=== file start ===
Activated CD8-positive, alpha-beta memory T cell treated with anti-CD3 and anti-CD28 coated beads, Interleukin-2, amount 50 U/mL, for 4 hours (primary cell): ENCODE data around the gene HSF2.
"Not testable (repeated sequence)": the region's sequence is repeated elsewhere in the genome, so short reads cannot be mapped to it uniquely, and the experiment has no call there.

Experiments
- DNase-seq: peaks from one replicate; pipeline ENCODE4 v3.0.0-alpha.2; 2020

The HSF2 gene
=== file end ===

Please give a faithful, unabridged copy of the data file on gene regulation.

Activated CD8-positive, alpha-beta memory T cell treated with anti-CD3 and anti-CD28 coated beads, Interleukin-2, amount 50 U/mL, for 4 hours (primary cell): ENCODE data around the gene HSF2.
"Not testable (repeated sequence)": the region's sequence is repeated elsewhere in the genome, so short reads cannot be mapped to it uniquely, and the experiment has no call there.

Experiments
- DNase-seq: peaks from one replicate; pipeline ENCODE4 v3.0.0-alpha.2; 2020

The HSF2 gene